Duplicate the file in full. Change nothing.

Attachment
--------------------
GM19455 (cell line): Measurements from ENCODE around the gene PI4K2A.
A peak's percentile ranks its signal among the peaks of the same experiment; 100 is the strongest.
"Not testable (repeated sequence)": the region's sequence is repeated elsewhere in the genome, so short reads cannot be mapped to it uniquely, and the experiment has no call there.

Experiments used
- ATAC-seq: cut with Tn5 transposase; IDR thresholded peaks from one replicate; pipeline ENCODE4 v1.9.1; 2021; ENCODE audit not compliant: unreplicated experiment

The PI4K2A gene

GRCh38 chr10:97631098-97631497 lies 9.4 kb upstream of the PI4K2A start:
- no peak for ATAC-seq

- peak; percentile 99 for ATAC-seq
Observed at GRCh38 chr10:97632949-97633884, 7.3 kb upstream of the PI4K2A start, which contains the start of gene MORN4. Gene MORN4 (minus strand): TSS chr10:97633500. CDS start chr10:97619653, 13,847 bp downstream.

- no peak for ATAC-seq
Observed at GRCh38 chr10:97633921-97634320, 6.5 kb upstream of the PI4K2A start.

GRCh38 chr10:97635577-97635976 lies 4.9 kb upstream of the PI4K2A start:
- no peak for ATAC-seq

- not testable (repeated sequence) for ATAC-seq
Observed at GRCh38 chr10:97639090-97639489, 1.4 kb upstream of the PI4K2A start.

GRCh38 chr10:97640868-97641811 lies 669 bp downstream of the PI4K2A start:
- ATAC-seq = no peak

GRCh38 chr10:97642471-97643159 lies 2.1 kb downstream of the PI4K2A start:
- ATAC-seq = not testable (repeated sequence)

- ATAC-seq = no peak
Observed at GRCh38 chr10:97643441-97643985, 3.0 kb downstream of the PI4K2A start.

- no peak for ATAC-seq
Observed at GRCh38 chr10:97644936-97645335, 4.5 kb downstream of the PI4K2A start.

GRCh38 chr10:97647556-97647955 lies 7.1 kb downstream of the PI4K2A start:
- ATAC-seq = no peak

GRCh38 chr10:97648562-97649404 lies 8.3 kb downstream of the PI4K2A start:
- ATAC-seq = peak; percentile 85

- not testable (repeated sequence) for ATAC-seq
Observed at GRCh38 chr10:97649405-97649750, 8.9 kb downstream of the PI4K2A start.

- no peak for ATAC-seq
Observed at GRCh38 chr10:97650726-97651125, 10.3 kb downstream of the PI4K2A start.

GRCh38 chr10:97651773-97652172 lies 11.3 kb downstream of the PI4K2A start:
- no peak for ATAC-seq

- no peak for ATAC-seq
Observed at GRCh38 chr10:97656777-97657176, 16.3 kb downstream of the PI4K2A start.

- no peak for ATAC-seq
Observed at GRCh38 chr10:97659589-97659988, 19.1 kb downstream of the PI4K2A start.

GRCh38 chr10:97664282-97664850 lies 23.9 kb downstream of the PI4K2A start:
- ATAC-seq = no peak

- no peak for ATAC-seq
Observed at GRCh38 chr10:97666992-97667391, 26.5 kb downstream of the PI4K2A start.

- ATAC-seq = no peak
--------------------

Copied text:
GM19455 (cell line): Measurements from ENCODE around the gene PI4K2A.
A peak's percentile ranks its signal among the peaks of the same experiment; 100 is the strongest.
"Not testable (repeated sequence)": the region's sequence is repeated elsewhere in the genome, so short reads cannot be mapped to it uniquely, and the experiment has no call there.

Experiments used
- ATAC-seq: cut with Tn5 transposase; IDR thresholded peaks from one replicate; pipeline ENCODE4 v1.9.1; 2021; ENCODE audit not compliant: unreplicated experiment

The PI4K2A gene

GRCh38 chr10:97631098-97631497 lies 9.4 kb upstream of the PI4K2A start:
- no peak for ATAC-seq

- peak; percentile 99 for ATAC-seq
Observed at GRCh38 chr10:97632949-97633884, 7.3 kb upstream of the PI4K2A start, which contains the start of gene MORN4. Gene MORN4 (minus strand): TSS chr10:97633500. CDS start chr10:97619653, 13,847 bp downstream.

- no peak for ATAC-seq
Observed at GRCh38 chr10:97633921-97634320, 6.5 kb upstream of the PI4K2A start.

GRCh38 chr10:97635577-97635976 lies 4.9 kb upstream of the PI4K2A start:
- no peak for ATAC-seq

- not testable (repeated sequence) for ATAC-seq
Observed at GRCh38 chr10:97639090-97639489, 1.4 kb upstream of the PI4K2A start.

GRCh38 chr10:97640868-97641811 lies 669 bp downstream of the PI4K2A start:
- ATAC-seq = no peak

GRCh38 chr10:97642471-97643159 lies 2.1 kb downstream of the PI4K2A start:
- ATAC-seq = not testable (repeated sequence)

- ATAC-seq = no peak
Observed at GRCh38 chr10:97643441-97643985, 3.0 kb downstream of the PI4K2A start.

- no peak for ATAC-seq
Observed at GRCh38 chr10:97644936-97645335, 4.5 kb downstream of the PI4K2A start.

GRCh38 chr10:97647556-97647955 lies 7.1 kb downstream of the PI4K2A start:
- ATAC-seq = no peak

GRCh38 chr10:97648562-97649404 lies 8.3 kb downstream of the PI4K2A start:
- ATAC-seq = peak; percentile 85

- not testable (repeated sequence) for ATAC-seq
Observed at GRCh38 chr10:97649405-97649750, 8.9 kb downstream of the PI4K2A start.

- no peak for ATAC-seq
Observed at GRCh38 chr10:97650726-97651125, 10.3 kb downstream of the PI4K2A start.

GRCh38 chr10:97651773-97652172 lies 11.3 kb downstream of the PI4K2A start:
- no peak for ATAC-seq

- no peak for ATAC-seq
Observed at GRCh38 chr10:97656777-97657176, 16.3 kb downstream of the PI4K2A start.

- no peak for ATAC-seq
Observed at GRCh38 chr10:97659589-97659988, 19.1 kb downstream of the PI4K2A start.

GRCh38 chr10:97664282-97664850 lies 23.9 kb downstream of the PI4K2A start:
- ATAC-seq = no peak

- no peak for ATAC-seq
Observed at GRCh38 chr10:97666992-97667391, 26.5 kb downstream of the PI4K2A start.

- ATAC-seq = no peak